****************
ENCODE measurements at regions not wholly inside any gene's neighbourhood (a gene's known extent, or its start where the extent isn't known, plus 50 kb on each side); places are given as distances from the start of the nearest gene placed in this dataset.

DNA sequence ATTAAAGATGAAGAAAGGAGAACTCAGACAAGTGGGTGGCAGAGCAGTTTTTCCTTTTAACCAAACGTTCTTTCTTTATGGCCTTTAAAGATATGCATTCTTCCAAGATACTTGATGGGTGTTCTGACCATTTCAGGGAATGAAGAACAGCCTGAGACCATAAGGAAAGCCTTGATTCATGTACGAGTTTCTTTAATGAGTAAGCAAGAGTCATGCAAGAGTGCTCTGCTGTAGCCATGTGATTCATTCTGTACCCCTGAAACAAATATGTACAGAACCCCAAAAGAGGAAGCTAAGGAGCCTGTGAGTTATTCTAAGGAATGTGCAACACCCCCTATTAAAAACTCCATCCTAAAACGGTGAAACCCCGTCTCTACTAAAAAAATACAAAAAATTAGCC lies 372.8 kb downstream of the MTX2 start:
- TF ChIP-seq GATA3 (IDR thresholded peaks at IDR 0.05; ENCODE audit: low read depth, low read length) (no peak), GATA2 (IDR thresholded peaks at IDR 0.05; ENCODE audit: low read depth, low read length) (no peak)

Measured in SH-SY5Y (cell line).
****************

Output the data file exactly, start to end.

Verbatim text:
ENCODE measurements at regions not wholly inside any gene's neighbourhood (a gene's known extent, or its start where the extent isn't known, plus 50 kb on each side); places are given as distances from the start of the nearest gene placed in this dataset.

DNA sequence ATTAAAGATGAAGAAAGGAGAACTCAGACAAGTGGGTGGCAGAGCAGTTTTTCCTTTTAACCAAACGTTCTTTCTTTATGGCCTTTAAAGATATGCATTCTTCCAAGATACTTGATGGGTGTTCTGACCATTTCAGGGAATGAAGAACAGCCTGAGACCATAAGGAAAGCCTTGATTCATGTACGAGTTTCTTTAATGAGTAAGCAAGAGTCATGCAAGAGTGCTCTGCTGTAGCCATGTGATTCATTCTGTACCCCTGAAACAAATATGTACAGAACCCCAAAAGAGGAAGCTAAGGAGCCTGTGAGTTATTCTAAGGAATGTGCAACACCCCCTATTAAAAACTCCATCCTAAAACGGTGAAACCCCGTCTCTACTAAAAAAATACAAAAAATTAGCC lies 372.8 kb downstream of the MTX2 start:
- TF ChIP-seq GATA3 (IDR thresholded peaks at IDR 0.05; ENCODE audit: low read depth, low read length) (no peak), GATA2 (IDR thresholded peaks at IDR 0.05; ENCODE audit: low read depth, low read length) (no peak)

Measured in SH-SY5Y (cell line).